Using bacteria to control environmental troubles has been an ongoing campaign for decades. A variety of environmental species have proven their worth in dealing with oil spills, polychlorinated biphenyls, also known as PCBs, and radioactive waste. The chemicals are broken down, rendering them harmless to the variety of living species in the area, including humans.
Most of the time, the focus of bioremediation has been on chemical contamination resulting from manufacturing or harvesting. But one particularly important source for chemical contamination, agriculture, has gained significant attention over the last decade. To counter the regular use of pesticides to maintain crops, microbes have been identified as a potential resource to improve the environment and possibly, improve the safety of plant-based foods.
One particular target is the chemical chlorpyrifos. It's an organic chemical known to kill of a variety of insects. However, it also can affect several other species, including fish, land animals and humans. The effect can be quite problematic as the target of the chemical is the nervous system and can result in dizziness, nausea, confusion, respiratory troubles, and in severe cases, death.
The amount of chlorpyrifos taken in by any human tends to be far lower than the levels needed to cause these symptoms. However, there is concern for persistence both in the environment and also in the body suggesting exposure should be at worst minimal and at best, non-existent.
Therein lays the dilemma. To achieve this goal of non-exposure, crops would have to be put at risk of infestation and potential damaging losses. In a time when food security has never been more prevalent, this could pose a significant problem for farmers. The regulatory approach has varied as a result. In this light, the Environmental Protection Agency in the United States has proposed a ban on the chemical. In Canada, a different tact has been developed. Instead of a ban, a maximum residue limit has been set.
While governments attempt to find the right balance between agriculture and human health, researchers have turned to our microbial counterparts in the hope of finding species capable of breaking down chlorpyrifos. The goal has been primarily to find beneficial candidates with little concern for public health. After all, it's rare that one can get the best of both worlds. Yet this indeed may be the case.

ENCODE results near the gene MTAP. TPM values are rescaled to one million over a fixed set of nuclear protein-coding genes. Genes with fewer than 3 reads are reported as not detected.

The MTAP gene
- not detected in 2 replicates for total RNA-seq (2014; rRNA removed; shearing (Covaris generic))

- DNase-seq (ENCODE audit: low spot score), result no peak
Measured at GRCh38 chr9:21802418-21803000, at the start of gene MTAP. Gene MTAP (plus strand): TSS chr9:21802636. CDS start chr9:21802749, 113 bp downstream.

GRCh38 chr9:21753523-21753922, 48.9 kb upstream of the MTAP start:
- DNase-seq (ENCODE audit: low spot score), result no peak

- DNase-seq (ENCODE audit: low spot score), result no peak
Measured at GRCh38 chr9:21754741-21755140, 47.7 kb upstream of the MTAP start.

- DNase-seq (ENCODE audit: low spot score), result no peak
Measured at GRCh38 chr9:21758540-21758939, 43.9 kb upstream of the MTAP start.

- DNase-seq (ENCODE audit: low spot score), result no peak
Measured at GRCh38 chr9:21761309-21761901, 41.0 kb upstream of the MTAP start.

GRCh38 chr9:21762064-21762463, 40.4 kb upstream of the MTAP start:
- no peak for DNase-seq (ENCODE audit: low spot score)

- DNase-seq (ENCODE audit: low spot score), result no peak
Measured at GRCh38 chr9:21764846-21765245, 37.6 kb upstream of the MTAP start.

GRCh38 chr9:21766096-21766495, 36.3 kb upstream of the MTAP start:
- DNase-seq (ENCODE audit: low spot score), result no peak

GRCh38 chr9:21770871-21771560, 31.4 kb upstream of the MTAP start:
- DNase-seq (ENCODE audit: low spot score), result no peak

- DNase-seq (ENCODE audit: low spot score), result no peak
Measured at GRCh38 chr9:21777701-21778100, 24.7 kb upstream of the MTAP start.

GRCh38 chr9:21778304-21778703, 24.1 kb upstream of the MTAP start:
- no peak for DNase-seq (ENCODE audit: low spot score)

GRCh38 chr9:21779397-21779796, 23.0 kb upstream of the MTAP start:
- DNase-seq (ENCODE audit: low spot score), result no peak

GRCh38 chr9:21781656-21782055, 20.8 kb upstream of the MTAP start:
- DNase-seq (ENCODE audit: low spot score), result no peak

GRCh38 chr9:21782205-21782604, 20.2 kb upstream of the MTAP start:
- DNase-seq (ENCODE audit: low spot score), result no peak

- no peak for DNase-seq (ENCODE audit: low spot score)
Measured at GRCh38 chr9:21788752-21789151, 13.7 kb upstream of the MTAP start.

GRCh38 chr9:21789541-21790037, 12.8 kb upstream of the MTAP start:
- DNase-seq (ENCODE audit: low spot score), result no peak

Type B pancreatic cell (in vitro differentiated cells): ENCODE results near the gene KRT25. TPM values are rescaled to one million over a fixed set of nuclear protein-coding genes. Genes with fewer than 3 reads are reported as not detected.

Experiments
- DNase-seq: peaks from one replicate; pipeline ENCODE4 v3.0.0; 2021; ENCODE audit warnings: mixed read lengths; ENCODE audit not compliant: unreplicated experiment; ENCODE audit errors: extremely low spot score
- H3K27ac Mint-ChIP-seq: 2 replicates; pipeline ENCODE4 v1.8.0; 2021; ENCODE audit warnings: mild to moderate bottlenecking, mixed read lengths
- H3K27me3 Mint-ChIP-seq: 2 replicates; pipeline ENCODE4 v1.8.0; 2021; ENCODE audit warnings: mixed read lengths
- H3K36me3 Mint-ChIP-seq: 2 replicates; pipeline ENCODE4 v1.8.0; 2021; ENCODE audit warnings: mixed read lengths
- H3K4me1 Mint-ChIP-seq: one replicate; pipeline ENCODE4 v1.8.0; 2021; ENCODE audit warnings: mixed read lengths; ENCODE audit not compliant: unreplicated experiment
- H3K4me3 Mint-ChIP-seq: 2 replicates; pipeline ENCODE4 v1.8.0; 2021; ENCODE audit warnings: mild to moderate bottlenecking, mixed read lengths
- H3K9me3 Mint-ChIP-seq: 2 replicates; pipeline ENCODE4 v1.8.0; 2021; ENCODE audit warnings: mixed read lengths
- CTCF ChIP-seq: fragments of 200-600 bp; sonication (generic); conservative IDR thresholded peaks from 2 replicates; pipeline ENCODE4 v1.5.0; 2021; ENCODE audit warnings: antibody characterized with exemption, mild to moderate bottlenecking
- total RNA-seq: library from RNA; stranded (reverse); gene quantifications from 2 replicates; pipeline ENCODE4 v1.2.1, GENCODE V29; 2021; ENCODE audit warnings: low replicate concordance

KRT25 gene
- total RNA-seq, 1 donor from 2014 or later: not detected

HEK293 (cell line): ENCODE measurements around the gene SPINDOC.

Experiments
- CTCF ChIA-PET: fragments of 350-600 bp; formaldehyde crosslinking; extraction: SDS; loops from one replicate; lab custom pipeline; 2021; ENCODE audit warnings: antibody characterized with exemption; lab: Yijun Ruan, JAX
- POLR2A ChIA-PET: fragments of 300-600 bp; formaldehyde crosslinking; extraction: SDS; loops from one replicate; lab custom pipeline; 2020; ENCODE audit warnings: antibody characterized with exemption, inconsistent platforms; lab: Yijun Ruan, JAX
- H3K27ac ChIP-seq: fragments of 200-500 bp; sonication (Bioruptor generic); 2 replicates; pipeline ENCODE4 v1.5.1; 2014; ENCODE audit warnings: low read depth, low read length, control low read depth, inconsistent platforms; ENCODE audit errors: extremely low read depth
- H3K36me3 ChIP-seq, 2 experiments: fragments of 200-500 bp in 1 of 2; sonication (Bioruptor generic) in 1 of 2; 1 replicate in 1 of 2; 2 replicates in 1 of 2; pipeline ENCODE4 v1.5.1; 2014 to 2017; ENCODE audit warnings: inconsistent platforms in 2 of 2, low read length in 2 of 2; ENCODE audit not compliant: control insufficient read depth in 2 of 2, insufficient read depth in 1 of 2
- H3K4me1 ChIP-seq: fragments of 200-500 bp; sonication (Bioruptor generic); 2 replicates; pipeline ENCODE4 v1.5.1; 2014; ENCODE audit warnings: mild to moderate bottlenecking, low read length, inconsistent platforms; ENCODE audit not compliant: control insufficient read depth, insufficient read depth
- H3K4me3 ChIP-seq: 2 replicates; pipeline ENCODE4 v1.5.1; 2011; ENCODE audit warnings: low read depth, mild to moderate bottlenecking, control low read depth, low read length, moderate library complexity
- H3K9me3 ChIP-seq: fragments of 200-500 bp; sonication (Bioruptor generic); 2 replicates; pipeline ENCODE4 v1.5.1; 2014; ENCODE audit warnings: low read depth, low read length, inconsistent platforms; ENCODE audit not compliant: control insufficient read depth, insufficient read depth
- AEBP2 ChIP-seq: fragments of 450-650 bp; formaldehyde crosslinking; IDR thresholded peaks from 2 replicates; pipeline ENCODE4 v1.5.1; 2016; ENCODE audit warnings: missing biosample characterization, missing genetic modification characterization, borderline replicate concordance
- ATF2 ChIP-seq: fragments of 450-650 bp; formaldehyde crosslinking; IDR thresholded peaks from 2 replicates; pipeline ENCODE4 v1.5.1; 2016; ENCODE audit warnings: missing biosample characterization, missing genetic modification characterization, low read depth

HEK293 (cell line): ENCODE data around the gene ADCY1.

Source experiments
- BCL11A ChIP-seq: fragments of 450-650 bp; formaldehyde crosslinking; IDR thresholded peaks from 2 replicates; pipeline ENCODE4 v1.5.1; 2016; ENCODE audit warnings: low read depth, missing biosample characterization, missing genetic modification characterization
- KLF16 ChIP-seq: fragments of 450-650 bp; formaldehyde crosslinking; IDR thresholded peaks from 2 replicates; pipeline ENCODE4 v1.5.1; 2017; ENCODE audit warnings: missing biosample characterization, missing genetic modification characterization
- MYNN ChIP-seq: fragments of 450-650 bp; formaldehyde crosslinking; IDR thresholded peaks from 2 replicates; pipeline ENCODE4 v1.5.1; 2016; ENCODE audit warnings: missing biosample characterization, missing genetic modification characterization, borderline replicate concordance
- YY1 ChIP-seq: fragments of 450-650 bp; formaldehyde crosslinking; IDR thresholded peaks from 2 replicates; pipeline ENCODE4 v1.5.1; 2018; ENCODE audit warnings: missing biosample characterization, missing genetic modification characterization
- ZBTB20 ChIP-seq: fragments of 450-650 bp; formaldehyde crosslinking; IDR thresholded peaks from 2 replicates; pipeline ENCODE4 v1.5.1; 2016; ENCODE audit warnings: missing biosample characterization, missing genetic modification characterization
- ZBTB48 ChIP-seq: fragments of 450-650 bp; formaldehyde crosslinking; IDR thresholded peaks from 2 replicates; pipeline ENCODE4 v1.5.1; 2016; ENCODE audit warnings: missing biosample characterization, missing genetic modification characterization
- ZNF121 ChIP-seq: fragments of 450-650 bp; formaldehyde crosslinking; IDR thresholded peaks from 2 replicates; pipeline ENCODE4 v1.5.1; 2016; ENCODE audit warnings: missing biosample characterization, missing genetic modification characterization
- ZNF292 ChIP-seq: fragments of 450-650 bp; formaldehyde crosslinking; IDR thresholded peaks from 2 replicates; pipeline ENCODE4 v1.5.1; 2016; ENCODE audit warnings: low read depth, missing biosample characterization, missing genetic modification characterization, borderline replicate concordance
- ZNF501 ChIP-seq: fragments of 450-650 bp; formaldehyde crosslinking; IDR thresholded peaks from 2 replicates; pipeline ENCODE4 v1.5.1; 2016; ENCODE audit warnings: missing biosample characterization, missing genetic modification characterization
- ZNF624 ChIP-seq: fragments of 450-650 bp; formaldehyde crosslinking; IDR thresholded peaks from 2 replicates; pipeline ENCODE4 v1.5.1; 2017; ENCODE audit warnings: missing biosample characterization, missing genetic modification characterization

Back in 2003, a variety of chlorpyrifos-remediating bacteria was found. This proved the path forward was at least possible. The only drawback was the nature of the bacteria, which were also crop spoilers. Using these species might reduce the pesticide level but could ultimately end up hurting the overall crop output.
The hunt continued without much movement for years. But a few years later, while examining some of the less popular literature, a few researchers came across an almost unbelievable option: probiotics. Although the information was sketchy at best, there was evidence of chlorpyrifos degradation by yogurt bacteria.
This revelation offered at least a possible route to success although there was little belief these microbes could provide an viable answer. Yet by 2013, there was more than enough information to suggest many of the species in our own intestines may have the ability to break down the pesticide. The most effective happened to be the same species known to be probiotics, with names such as Lactobacillus fermentum, and Lactobacillus plantarum. This allowed for the introduction of the concept of probiotic prophylaxis to reduce pesticide absorption.
But even as the idea of using probiotic bacteria to help humans deal with pesticides, there was still a concern in the larger context of environmental and crop sustainability. Though we may be able to deal with exposure using our own bacteria, protecting the rest of the world needs to be considered.
Now it seems that overarching goal may be possible. Last week, a group of Chinese researchers revealed how Lactobacillus plantarum can be used in corn silage to help break down chlorpyrifos as well as another pesticide, phorate. The results of the experiments revealed simply adding this bacterial species to silage can improve the breakdown of the pesticide and speed up the time necessary to reduce levels to acceptable ranges.
The idea of using probiotic bacteria to deal with pesticides on a global scale is still in its infancy. More time and testing will be needed to get to the stage where we will be using these species to resolve the current dilemma of human health and food security. Yet, the results of the collection of studies to date show just how our microbial friends can be harnessed for benefits beyond our current expectations.